Lunch specials start from $12.90, while dinner starts from $16.90, plus they deliver in Docklands. So if you too are passionate about food, there really is no excuse not to get down to Nine Elephants and try it out.

 

Look at me, look at my Trikeman Billboard

For Alan “Trike Man” Maxwell, his small, part-time hobby has become one of Docklands most unique, vibrant and innovative businesses.

His Tours on Trike business started in 2007 and has steadily grown to the point where Alan sensed a new opportunity, noting: “The ‘look-at-me’ factor of the trikes made such a big impact.”

The result of much research and thought is Alan’s brand new business venture – Trike Man Billboards.

Having billboards displayed on trailers and driven around town is a relatively new form of advertising, and it is obvious that the Oztrikes are the perfect vehicle for such a medium.

Knowing he had to achieve the right balance between the trikes and billboards, Alan had Oztrike custom-build the trailers to ensure that they really complement each other.

“The trikes are the attention grabber, but the advertising billboards go really well with them. They certainly don’t get lost,” he said.

Alan is passionate about Docklands and, as such, really hopes local businesses are among the first to take advantage of his new idea, saying: “It’s open to everyone. We can structure campaigns for any-sized business.”

“We can target specific events. We go to where the people go, and can take your company’s product or message with us,” Alan said.

As Trike Man Billboards manager Sasha Soveny puts it: “What a good way for other businesses to take advantage of the attention-grabbing trikes!”

If you want your business to benefit from the clever thinking people at Trike Man Billboards make sure you contact them on 9600 4522.

And don’t forget they are still running tours all over Melbourne and its stunning surrounds. For more info on tours or to book, call 96706930.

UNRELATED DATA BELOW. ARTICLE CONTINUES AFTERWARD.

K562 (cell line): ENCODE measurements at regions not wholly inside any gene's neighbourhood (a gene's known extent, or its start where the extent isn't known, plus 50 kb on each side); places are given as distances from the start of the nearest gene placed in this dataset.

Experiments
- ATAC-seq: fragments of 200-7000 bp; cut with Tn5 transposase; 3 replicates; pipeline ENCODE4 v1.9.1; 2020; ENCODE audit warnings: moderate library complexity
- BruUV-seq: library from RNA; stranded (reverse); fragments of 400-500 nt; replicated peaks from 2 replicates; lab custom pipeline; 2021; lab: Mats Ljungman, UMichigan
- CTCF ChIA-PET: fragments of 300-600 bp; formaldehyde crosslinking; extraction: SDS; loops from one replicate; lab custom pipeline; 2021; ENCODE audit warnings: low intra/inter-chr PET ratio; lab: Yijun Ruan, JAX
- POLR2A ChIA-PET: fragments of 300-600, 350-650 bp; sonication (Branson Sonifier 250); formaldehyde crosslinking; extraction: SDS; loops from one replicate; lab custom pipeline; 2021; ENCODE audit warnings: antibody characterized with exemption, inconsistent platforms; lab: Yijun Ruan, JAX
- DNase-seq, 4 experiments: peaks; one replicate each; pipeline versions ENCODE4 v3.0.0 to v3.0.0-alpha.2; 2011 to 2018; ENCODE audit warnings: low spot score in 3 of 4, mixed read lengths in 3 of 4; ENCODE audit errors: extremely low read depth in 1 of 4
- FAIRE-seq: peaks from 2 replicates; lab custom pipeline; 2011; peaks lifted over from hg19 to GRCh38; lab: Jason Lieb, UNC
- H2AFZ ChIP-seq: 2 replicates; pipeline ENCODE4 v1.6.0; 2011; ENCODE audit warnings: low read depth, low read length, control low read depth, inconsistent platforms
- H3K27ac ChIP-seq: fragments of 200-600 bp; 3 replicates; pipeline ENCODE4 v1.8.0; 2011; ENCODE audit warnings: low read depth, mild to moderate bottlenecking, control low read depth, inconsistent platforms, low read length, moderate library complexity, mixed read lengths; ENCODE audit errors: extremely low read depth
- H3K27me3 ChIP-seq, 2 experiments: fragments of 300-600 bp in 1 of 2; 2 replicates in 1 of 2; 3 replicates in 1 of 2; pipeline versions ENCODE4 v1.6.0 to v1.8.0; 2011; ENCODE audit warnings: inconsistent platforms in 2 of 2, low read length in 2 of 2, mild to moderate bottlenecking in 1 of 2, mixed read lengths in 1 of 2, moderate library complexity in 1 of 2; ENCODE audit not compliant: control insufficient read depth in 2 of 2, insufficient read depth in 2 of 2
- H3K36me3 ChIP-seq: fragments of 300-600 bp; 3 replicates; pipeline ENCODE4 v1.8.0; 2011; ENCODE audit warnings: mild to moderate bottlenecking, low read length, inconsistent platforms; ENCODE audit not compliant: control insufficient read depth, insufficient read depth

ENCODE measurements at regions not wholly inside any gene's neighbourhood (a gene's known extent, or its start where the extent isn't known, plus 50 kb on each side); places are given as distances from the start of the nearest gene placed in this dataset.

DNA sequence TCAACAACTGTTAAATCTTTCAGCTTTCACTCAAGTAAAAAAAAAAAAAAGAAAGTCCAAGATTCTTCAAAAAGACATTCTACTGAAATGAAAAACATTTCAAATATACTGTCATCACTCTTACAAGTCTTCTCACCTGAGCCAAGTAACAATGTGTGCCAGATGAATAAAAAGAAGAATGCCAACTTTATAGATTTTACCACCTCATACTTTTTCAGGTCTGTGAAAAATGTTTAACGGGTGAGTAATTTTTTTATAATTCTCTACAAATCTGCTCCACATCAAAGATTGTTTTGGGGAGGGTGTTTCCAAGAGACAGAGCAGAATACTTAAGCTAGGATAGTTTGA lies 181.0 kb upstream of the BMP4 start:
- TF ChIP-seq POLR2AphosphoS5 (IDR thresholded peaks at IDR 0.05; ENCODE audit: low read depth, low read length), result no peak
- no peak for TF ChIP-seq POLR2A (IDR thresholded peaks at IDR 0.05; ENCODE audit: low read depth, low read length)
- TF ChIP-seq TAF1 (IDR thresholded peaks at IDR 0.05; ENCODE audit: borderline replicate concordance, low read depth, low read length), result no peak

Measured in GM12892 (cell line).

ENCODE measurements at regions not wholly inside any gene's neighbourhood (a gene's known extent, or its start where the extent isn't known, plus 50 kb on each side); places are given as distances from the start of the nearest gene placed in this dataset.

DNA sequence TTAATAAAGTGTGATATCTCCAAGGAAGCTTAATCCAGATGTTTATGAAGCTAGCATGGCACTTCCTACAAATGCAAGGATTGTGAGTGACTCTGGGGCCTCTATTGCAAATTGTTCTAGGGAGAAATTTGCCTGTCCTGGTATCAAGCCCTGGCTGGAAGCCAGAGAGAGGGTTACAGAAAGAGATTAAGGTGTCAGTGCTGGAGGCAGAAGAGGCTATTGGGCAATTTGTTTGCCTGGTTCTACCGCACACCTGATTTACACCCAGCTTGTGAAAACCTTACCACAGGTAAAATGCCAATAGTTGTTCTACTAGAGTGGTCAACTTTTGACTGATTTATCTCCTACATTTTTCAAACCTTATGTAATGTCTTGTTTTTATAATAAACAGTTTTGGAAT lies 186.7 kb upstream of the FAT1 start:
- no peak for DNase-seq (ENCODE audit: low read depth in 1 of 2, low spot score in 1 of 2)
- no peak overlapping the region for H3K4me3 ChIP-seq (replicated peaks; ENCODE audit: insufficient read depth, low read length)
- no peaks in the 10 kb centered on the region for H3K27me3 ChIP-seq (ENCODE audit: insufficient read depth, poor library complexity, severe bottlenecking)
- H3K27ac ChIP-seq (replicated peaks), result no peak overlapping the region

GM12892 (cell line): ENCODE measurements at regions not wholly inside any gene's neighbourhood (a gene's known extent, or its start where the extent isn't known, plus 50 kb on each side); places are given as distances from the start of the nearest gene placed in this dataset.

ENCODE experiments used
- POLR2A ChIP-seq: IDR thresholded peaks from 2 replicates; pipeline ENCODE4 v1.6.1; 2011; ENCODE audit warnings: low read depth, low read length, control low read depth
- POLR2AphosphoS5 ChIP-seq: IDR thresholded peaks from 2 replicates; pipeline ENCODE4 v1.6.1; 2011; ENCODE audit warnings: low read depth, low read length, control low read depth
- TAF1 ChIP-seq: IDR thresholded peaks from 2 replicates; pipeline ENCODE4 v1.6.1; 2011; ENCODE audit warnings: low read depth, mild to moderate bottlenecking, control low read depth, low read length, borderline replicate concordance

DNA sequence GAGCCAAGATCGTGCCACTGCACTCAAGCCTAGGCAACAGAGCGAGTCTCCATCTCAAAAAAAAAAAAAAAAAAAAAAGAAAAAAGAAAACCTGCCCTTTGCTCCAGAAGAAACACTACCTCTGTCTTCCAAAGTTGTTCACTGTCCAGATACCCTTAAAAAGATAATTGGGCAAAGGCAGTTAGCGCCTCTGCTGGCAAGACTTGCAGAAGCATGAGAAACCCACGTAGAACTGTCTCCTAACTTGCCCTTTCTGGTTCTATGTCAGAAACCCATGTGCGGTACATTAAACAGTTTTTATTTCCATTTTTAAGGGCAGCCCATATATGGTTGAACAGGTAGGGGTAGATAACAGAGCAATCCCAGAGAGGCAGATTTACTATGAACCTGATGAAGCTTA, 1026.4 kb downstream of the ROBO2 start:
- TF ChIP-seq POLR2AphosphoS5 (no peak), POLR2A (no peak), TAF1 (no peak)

This won't stay a secret for long

Carrie Fong grew up in her mother’s Chinese restaurant at Eastland so, for her, opening and running her own restaurant Meehub here in Docklands was a natural progression.

After working in her mother’s restaurant for years, Carrie had a break, but in February she got back into the hospitality industry, opening Meehub in Waterview Walk, Batman’s Hill.

All of that experience has helped Carrie understand how to run a successful restaurant. She found that her mother’s restaurant East Dynasty was far too big – on some nights catering for 200 people.

“It is much easier to focus on my customers here,” she said.

Meehub is a wonderful little eatery, which is unlikely to stay a secret much longer. The focus here is on its noodle dishes.

“Our research showed there wasn’t any noodle restaurants, just plenty of sushi,” Carrie noted. “That’s why we named the restaurant Meehub Noodle & Sushi Café, and not the other way around.”

The name Meehub, thought of by Carrie’s brother also points to the spotlight on noodles. Mee means noodle in Chinese, while hub is a meeting place.

Carrie is also beginning to introduce rice dishes to the menu, in an attempt to lure more customers in at dinner time. “We are busy in the afternoon, but quieter at night. The rice dishes are for the night-time diners,” she said.

The ever-expanding menu at Meehub includes plenty of authentic Asian dishes, featuring seafood, beef and chicken. They cater for those wanting sushi as well, with fresh sushi hand rolls starting from $2.30.

The large range of yummy noodle dishes start from $8.50.  So, no matter what time of the day, next time you have a craving for Asian food, make sure you stop in at Meehub.

For Carrie, offering great Asian cuisine at affordable prices has been on the cards ever since those years at her mother’s restaurant, but there’s no doubt where she’d rather be now, stating: “I prefer this one!”